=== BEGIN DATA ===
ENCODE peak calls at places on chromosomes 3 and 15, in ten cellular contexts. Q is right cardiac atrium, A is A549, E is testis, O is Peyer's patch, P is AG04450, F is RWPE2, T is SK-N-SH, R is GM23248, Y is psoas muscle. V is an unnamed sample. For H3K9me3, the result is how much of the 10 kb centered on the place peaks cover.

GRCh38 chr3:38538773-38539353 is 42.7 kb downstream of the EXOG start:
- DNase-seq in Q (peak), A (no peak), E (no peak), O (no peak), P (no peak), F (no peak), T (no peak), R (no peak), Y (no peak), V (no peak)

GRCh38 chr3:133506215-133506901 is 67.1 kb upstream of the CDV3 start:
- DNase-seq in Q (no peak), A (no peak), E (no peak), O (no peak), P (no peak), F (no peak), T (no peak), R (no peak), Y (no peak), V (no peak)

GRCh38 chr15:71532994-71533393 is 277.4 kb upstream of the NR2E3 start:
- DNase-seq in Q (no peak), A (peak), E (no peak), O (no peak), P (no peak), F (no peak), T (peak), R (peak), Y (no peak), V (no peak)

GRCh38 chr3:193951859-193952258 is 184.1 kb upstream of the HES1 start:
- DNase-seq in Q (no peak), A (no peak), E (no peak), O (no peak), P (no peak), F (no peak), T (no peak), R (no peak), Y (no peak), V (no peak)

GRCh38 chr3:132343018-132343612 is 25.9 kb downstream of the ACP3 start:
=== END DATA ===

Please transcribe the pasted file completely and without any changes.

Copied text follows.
ENCODE peak calls at places on chromosomes 3 and 15, in ten cellular contexts. Q is right cardiac atrium, A is A549, E is testis, O is Peyer's patch, P is AG04450, F is RWPE2, T is SK-N-SH, R is GM23248, Y is psoas muscle. V is an unnamed sample. For H3K9me3, the result is how much of the 10 kb centered on the place peaks cover.

GRCh38 chr3:38538773-38539353 is 42.7 kb downstream of the EXOG start:
- DNase-seq in Q (peak), A (no peak), E (no peak), O (no peak), P (no peak), F (no peak), T (no peak), R (no peak), Y (no peak), V (no peak)

GRCh38 chr3:133506215-133506901 is 67.1 kb upstream of the CDV3 start:
- DNase-seq in Q (no peak), A (no peak), E (no peak), O (no peak), P (no peak), F (no peak), T (no peak), R (no peak), Y (no peak), V (no peak)

GRCh38 chr15:71532994-71533393 is 277.4 kb upstream of the NR2E3 start:
- DNase-seq in Q (no peak), A (peak), E (no peak), O (no peak), P (no peak), F (no peak), T (peak), R (peak), Y (no peak), V (no peak)

GRCh38 chr3:193951859-193952258 is 184.1 kb upstream of the HES1 start:
- DNase-seq in Q (no peak), A (no peak), E (no peak), O (no peak), P (no peak), F (no peak), T (no peak), R (no peak), Y (no peak), V (no peak)

GRCh38 chr3:132343018-132343612 is 25.9 kb downstream of the ACP3 start: